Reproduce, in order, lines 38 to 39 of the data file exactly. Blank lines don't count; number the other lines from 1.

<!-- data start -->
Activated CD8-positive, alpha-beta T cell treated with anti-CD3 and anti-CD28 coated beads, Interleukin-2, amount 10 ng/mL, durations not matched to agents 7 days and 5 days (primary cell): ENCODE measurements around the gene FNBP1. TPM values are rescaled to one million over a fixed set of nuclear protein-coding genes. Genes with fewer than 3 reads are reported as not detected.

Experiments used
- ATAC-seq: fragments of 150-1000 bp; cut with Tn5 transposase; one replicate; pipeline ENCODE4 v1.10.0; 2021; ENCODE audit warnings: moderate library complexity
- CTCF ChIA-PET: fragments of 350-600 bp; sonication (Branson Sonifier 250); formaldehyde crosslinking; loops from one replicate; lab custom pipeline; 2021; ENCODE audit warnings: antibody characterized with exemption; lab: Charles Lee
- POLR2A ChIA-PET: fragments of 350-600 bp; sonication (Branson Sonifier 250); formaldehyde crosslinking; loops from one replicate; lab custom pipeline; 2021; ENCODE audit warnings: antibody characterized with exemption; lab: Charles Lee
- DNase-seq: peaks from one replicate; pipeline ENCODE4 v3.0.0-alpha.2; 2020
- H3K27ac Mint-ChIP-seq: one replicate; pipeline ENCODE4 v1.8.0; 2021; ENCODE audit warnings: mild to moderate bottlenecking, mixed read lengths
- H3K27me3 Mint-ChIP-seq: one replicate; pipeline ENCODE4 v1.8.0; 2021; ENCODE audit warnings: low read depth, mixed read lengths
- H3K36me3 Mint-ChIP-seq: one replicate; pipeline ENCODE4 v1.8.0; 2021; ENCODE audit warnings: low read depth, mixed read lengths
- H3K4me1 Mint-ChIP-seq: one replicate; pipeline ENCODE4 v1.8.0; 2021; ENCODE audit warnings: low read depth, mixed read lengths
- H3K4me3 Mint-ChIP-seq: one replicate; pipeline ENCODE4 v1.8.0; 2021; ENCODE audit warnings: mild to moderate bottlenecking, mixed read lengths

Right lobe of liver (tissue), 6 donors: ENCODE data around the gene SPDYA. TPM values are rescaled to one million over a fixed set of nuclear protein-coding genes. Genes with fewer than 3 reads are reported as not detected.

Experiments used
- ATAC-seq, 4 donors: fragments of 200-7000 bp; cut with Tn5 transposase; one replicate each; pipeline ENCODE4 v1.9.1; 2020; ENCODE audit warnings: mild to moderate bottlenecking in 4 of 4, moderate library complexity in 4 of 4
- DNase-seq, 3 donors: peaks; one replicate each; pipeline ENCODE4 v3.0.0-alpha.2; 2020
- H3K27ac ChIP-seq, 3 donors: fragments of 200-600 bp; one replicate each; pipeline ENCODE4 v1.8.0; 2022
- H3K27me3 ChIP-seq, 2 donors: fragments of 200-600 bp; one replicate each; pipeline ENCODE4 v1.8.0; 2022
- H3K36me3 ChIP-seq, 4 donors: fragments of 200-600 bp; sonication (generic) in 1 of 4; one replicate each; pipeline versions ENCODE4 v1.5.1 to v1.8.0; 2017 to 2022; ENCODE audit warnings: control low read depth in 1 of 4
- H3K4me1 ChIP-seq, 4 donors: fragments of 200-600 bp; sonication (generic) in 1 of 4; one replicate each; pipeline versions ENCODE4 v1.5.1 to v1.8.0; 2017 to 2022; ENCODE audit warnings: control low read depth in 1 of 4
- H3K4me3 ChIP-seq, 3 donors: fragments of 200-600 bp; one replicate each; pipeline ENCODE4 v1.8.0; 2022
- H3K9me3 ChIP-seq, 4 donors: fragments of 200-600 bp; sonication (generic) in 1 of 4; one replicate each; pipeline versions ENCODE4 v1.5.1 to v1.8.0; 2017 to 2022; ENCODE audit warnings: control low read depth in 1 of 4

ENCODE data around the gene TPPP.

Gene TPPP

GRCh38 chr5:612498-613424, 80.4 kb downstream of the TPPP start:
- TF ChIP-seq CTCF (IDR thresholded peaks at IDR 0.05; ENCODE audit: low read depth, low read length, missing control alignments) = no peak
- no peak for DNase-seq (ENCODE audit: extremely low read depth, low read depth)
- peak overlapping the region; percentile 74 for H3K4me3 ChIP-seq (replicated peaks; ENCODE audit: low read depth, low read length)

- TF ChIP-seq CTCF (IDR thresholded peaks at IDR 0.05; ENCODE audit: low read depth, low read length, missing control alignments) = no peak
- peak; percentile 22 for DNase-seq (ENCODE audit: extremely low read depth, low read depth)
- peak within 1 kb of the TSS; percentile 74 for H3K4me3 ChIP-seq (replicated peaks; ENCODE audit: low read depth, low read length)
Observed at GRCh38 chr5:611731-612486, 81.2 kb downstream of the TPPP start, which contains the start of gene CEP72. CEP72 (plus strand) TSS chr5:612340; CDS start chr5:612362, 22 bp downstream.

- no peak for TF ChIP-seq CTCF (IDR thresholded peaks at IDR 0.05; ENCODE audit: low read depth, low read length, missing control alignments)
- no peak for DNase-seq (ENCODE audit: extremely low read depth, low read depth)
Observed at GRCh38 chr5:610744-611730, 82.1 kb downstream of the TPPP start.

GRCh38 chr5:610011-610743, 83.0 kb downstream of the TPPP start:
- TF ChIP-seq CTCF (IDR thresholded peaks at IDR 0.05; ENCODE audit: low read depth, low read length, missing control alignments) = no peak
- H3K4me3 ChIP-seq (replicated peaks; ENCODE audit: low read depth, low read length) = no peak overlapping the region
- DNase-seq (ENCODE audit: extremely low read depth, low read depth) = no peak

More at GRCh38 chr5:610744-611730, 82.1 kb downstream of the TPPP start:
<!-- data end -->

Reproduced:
- DNase-seq (ENCODE audit: extremely low read depth, low read depth) = no peak

More at GRCh38 chr5:610744-611730, 82.1 kb downstream of the TPPP start: